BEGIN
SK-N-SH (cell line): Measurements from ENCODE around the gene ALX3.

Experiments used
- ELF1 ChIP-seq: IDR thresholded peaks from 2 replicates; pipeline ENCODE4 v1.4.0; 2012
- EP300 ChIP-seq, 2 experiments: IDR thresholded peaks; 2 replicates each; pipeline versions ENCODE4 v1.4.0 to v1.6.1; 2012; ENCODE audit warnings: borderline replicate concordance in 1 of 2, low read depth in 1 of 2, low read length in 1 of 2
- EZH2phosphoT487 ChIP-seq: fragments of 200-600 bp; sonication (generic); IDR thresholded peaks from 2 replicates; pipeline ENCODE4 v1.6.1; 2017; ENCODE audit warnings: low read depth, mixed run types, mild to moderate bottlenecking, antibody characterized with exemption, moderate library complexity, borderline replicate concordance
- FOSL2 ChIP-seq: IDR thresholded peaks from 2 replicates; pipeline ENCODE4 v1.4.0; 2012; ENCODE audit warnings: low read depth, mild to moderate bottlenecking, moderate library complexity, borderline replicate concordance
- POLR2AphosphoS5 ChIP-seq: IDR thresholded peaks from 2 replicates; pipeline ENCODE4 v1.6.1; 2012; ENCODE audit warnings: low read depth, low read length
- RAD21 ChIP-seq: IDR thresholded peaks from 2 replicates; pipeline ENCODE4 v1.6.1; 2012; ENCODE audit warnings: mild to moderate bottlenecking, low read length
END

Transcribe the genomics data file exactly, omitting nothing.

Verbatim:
SK-N-SH (cell line): Measurements from ENCODE around the gene ALX3.

Experiments used
- ELF1 ChIP-seq: IDR thresholded peaks from 2 replicates; pipeline ENCODE4 v1.4.0; 2012
- EP300 ChIP-seq, 2 experiments: IDR thresholded peaks; 2 replicates each; pipeline versions ENCODE4 v1.4.0 to v1.6.1; 2012; ENCODE audit warnings: borderline replicate concordance in 1 of 2, low read depth in 1 of 2, low read length in 1 of 2
- EZH2phosphoT487 ChIP-seq: fragments of 200-600 bp; sonication (generic); IDR thresholded peaks from 2 replicates; pipeline ENCODE4 v1.6.1; 2017; ENCODE audit warnings: low read depth, mixed run types, mild to moderate bottlenecking, antibody characterized with exemption, moderate library complexity, borderline replicate concordance
- FOSL2 ChIP-seq: IDR thresholded peaks from 2 replicates; pipeline ENCODE4 v1.4.0; 2012; ENCODE audit warnings: low read depth, mild to moderate bottlenecking, moderate library complexity, borderline replicate concordance
- POLR2AphosphoS5 ChIP-seq: IDR thresholded peaks from 2 replicates; pipeline ENCODE4 v1.6.1; 2012; ENCODE audit warnings: low read depth, low read length
- RAD21 ChIP-seq: IDR thresholded peaks from 2 replicates; pipeline ENCODE4 v1.6.1; 2012; ENCODE audit warnings: mild to moderate bottlenecking, low read length